Anxious bride-to-be Grace (Samara Weaving) has been looking for a family for most of her life. A former foster child with no peers she can count as close friends, she feels like she’s hit the jackpot with fiancée Alex (Mark O’Brien), who is handsome, attentive, and well attuned to her silly, sardonic vibe. After a whirlwind romance of 18 months – what Grace not-so-blushingly calls their “bone-a-thon” – she is ready to get hitched, but Alex insists that the nuptials be performed according to his family’s traditions. That would be the Le Domas family, a glowering, tight-knit clan of WASPs whose fortune was originally built on playing cards, board games, and other amusements. (Imagine Milton Bradley or Parker Brothers as as a proper 21st-century billion-dollar dynasty, complete with ownership of multiple major-league sports franchises.) The down-to-earth Grace regards the Le Domas fortune as more of a millstone than a glittering enticement, a sentiment that Alex – the wary black sheep of the family – wouldn’t dispute. Of course, he still toes the line where family tradition is concerned, reluctantly returning home to hold his wedding on the grounds of the sprawling Le Domas estate.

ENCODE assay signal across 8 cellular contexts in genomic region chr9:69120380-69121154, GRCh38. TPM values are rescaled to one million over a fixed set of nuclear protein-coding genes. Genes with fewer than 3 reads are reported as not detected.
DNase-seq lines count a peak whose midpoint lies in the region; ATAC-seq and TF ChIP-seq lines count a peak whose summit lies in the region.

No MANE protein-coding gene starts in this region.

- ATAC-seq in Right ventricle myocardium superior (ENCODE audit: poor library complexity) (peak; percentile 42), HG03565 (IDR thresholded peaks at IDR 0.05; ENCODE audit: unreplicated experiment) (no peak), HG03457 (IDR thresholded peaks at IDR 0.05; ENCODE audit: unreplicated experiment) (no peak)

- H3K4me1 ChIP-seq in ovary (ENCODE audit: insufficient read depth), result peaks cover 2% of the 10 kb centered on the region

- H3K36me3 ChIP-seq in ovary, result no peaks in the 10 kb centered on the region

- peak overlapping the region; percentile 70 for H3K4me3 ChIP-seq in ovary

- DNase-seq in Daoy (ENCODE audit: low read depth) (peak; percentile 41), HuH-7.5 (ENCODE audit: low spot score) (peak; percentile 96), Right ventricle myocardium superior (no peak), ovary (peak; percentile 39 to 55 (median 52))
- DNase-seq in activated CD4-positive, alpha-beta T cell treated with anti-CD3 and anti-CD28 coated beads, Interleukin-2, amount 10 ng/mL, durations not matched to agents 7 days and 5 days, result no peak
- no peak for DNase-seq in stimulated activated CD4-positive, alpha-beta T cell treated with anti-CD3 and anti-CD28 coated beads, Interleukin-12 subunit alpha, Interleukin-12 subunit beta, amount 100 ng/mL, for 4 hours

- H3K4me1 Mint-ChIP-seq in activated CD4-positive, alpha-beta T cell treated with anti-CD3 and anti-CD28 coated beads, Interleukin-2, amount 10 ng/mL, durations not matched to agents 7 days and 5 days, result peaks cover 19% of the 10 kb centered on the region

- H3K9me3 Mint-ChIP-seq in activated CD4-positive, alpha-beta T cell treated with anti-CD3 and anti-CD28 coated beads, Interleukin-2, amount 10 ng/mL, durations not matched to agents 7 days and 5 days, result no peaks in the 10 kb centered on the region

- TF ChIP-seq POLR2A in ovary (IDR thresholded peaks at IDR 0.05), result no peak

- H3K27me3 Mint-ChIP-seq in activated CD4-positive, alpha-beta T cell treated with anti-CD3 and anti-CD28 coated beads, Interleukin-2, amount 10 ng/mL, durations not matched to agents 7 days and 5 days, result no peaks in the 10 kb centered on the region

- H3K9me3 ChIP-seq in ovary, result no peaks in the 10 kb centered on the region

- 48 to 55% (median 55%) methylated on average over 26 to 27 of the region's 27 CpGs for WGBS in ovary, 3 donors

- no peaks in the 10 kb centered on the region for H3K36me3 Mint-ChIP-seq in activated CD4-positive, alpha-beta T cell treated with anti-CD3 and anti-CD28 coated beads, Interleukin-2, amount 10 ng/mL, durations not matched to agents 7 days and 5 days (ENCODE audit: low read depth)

Even Alex’s regal but approachable mother, Becky (Andie MacDowell) – who was herself once an unwelcome interloper in the Le Domas “dominion” – can’t quite put Grace at ease on her wedding day. The bride longs for a proper family, but perhaps not this one: Alex’s pompous, tightly wound father, Tony (Henry Czerny); his boozing brother, Daniel (Adam Brody), and his icy social-climber wife, Charity (Elyse Levesque); his batty, cokehead sister, Emilie (Melanie Scrofano), and her hapless husband, Fitch (Kristian Bruun); and, most menacing of all, his widowed Aunt Helene (Nicky Guadagni), Tony’s gnomish, unsmiling elder sister. The relatively modest outdoor wedding ceremony rushes by in a blur, and it’s only after the knot is tied that Alex sheepishly reveals the most august of the Le Domas’ matrimonial traditions: a midnight game session to officially initiate the new daughter- or son-in-law into the family. Despite Alex’s visible apprehension, Grace chalks this oddball custom up to the eccentricities of the one percent and sportingly plays along.